Typical production systems obtain desired results by repeatedly performing the above-mentioned steps 1 through 3, while at the same time updating the working memory elements. When no rule is satisfied (i.e. not all of the conditions after "IF" are true) or the action (the part after "THEN") which contains a description stopping the process, however, the production system typically terminates the process regardless of the result.

The condition part of a rule often contains a combination of plural conditions, hereinafter each referred to as a condition element. In creating such a condition, a programmer needs only to list the desired condition elements. In the action part, he only needs to write actions to be executed corresponding to the condition elements in the condition part in the order of their execution. In this context, it is not necessary to write anywhere how to produce the conflict set, that is, how to match the condition parts of the rules with the working memory elements. The reason for this is that the execution sequence of the rules is automatically determined based on an expert knowledge contained in each of the rules, and the selection of one of the rules out of the conflict set is based on a predetermined strategy. For example, the rule having the largest number of condition elements is selected first. Hence, the rules need not be arranged in any predetermined sequence but may be arbitrarily sequenced.

The above is an advantage in the rule base description, allowing much ease in the description of a process for which an ordinary procedural language would incur complex and troublesome programming. However, the idea of the basic production system described above has such drawbacks as follows.

That the rules may be arranged in any sequence means that they are all equal in the possibility of being selected. In practice, however, the situation frequently arises where it is necessary to ignore a particular group of rules or select a rule from a particular group of rules. That is, it is often needed that during execution of a process only rules related thereto be honored as candidates for selection, but in the case of the rule base, it is very difficult for a programmer to select such a particular group of rules arbitrarily and explicitly. In other words, much difficulty is encountered in controlling the selection of rules in a rule base, and it is difficult to collect only those rules for sequentially executing particular processes, for instance, inputting, counting and printing processes (hereinafter referred to as subtasks) and handle them as a module for selection. It is therefore necessary to use a special programming technique in performing a process including a branch or loop with respect to a plurality of subtasks as in the case of the conventional procedural language, and a method called "cluster control", for example, has been employed in the past.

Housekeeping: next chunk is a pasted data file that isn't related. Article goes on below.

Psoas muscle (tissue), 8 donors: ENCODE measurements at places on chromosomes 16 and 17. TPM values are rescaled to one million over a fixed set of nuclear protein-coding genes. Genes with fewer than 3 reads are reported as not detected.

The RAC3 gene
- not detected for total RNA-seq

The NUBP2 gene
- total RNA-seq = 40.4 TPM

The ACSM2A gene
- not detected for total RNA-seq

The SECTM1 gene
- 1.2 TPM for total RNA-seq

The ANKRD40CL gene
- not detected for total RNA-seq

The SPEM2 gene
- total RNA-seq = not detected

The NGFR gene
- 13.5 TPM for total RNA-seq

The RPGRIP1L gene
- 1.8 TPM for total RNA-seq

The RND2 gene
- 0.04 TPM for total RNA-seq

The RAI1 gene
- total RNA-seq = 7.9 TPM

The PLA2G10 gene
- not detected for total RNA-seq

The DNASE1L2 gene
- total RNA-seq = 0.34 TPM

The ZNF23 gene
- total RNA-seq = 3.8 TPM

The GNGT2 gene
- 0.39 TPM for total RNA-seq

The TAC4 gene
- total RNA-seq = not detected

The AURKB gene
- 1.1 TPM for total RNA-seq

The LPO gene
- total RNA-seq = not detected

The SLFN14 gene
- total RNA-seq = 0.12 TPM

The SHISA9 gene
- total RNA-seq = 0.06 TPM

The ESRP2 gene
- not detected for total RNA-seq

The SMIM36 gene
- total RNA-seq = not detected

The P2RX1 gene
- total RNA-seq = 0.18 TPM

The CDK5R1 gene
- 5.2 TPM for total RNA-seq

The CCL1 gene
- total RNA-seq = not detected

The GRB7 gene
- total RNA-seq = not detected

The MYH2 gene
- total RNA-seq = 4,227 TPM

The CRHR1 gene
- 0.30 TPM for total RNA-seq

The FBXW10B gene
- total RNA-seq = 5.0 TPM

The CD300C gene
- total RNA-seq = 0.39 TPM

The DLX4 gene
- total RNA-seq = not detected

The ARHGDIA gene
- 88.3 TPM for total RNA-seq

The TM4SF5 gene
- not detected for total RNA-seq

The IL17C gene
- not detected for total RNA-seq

The cluster control is a rule base programming technique in which rules necessary for executing each of several subtasks are defined as a cluster and the name of the cluster to which the rule belongs is described in its condition part. More specifically, a control working memory element is prepared for specifying which cluster is to be executed, and its class name, attribute name and attribute value are defined as, for example, Control, now and Cluster A, respectively. Only those of the rules which have a condition element "& Control now=Cluster A" in their condition part are intended as the candidates for instantiation. This condition element means, "If there exists a working memory element which has the class name `Control` and a value `Cluster A` of the attribute now." Incidentally, only one control working memory element is employed for cluster control, and upon completion of processing in a certain cluster, the attribute value of the control working memory element is updated or changed to the cluster name to be invoked next. Thus, different clusters are selected one after another.

A description will now be given of an example of processing which is performed through utilization of such cluster control.

FIG. 17(a) is a flowchart for executing subtasks A and B in this order and FIG. 17(b) shows rules corresponding thereto. In FIG. 17, reference numerals 5 and 6 indicate the subtasks A and B, and rule names Ar1 to Arn denote rules belonging to a cluster A and Br1 to Brm rules belonging to a cluster B. The rule Ar1 begins with "DEFINE RULE Ar1", identifying the rule name followed by descriptions of a condition part 7 and an action part 8, ending with an "END". The condition part 7 starts with "IF" indicating the beginning of the condition part followed by the condition element "& Control now=Cluster A" indicative of the existence of the working memory element which has the class name "Control", the attribute name " now" and the attribute value "Cluster A", then followed by another condition element "Ac1" denoting a plurality of condition elements in general form, and the condition part 7 ends with an "END". The action part 8 starts with "THEN", followed by a group of actions Ar1 denoting a plurality of actions in general form, terminating with "END". Other rules are also described in the same fashion as mentioned above.